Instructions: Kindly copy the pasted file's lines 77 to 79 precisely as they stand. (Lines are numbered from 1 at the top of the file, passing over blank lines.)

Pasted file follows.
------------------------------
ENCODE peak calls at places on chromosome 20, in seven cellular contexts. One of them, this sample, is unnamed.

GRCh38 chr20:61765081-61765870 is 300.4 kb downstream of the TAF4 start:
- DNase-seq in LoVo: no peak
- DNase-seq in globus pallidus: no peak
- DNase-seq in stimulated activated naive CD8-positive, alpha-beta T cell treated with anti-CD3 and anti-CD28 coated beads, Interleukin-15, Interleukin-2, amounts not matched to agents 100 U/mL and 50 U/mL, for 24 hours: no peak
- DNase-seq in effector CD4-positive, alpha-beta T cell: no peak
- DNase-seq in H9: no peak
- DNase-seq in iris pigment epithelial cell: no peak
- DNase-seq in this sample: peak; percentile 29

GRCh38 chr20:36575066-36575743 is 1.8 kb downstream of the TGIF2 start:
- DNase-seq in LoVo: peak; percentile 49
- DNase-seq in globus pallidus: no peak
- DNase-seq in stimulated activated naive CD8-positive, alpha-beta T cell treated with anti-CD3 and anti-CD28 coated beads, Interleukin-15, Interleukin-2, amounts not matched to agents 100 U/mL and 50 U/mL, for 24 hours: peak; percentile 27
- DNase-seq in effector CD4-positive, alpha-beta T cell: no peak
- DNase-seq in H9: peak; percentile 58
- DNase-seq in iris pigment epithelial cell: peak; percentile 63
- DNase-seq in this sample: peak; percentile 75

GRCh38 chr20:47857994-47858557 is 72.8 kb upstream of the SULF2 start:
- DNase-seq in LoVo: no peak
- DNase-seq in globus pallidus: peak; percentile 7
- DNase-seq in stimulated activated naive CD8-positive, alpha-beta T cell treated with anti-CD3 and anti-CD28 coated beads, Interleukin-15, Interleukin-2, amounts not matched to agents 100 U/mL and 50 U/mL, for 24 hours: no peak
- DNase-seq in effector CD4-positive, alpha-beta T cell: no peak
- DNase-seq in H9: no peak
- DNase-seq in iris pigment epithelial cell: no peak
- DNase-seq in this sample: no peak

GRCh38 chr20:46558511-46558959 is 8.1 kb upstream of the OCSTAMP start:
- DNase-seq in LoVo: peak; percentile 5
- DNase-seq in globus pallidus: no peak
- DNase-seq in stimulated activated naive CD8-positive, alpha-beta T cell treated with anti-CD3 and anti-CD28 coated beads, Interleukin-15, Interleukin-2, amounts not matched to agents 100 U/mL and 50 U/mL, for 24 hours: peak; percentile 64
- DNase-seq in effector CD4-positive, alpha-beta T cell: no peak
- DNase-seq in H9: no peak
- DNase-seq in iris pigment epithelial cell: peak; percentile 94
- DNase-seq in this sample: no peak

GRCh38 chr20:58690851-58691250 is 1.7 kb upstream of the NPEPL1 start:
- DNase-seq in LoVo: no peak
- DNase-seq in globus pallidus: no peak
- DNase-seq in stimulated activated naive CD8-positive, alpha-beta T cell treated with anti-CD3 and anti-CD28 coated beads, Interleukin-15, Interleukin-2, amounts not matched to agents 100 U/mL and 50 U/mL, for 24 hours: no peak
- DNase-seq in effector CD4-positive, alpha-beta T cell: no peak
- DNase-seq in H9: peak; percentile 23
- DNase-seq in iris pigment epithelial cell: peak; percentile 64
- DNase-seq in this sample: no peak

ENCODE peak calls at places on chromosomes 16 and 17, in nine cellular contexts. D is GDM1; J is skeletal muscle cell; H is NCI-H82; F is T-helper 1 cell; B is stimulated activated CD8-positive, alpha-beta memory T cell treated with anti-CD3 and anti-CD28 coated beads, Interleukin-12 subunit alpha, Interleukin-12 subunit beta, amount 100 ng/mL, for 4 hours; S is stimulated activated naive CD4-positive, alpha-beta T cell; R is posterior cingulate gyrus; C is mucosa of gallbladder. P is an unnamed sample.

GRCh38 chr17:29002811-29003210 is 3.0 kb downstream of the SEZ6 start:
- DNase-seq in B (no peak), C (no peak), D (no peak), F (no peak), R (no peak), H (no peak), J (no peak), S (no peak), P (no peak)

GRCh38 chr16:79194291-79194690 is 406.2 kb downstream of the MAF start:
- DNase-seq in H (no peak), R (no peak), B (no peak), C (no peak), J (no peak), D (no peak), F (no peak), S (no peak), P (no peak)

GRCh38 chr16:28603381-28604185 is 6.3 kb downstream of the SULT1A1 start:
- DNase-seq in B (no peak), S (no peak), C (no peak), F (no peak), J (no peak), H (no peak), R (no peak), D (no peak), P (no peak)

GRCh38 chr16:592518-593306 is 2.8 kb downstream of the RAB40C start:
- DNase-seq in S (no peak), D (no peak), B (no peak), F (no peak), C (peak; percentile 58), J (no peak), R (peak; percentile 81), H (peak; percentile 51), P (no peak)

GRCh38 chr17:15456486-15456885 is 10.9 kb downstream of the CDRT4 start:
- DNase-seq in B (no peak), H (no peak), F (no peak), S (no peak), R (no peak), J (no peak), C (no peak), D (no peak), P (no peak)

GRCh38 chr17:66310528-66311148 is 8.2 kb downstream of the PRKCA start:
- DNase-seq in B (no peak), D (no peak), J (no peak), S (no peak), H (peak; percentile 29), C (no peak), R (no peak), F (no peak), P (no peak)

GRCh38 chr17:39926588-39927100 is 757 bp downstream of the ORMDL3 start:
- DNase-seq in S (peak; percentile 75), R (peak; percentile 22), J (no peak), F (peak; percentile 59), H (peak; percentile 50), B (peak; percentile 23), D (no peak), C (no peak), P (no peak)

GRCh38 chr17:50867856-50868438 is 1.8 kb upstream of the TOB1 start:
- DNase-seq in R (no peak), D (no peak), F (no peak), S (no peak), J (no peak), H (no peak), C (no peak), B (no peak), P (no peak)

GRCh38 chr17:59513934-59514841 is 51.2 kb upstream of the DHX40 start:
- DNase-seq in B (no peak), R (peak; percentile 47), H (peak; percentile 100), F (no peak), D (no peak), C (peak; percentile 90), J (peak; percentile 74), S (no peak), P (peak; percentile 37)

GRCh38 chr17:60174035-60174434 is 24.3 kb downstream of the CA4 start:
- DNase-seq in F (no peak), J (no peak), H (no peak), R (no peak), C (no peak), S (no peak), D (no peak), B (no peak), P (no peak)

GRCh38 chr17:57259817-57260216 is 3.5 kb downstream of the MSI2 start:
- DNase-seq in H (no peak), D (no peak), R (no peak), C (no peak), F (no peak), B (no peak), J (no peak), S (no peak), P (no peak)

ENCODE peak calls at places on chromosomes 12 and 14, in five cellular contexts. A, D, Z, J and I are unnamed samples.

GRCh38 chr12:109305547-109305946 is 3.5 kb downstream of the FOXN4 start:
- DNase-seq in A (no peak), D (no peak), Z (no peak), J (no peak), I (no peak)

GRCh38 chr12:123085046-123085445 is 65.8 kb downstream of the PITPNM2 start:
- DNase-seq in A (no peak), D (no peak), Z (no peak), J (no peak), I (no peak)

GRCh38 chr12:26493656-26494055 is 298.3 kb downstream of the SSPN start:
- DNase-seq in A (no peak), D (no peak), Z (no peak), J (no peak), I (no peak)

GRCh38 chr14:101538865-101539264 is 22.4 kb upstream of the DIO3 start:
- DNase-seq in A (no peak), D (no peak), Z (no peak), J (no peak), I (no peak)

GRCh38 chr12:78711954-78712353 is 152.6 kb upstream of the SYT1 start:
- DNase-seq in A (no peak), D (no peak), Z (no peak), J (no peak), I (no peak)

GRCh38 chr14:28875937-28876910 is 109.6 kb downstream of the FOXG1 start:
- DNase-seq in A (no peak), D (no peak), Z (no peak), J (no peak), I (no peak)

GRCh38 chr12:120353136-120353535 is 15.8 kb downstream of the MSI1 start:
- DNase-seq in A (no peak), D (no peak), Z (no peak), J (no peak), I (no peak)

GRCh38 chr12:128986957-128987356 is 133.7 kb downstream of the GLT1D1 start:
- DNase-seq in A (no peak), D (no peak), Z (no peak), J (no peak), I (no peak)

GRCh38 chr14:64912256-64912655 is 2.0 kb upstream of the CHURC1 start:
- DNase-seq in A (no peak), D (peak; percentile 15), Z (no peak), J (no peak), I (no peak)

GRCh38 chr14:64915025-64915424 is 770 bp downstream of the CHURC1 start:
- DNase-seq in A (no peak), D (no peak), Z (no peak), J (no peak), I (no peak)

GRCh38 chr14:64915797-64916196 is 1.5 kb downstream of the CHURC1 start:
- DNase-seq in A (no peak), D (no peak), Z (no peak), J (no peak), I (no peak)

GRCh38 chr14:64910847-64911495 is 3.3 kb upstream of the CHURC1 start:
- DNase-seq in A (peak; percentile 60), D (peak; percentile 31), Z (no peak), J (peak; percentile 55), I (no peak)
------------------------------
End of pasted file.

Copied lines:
- DNase-seq in A (no peak), D (no peak), Z (no peak), J (no peak), I (no peak)

GRCh38 chr12:120353136-120353535 is 15.8 kb downstream of the MSI1 start:
- DNase-seq in A (no peak), D (no peak), Z (no peak), J (no peak), I (no peak)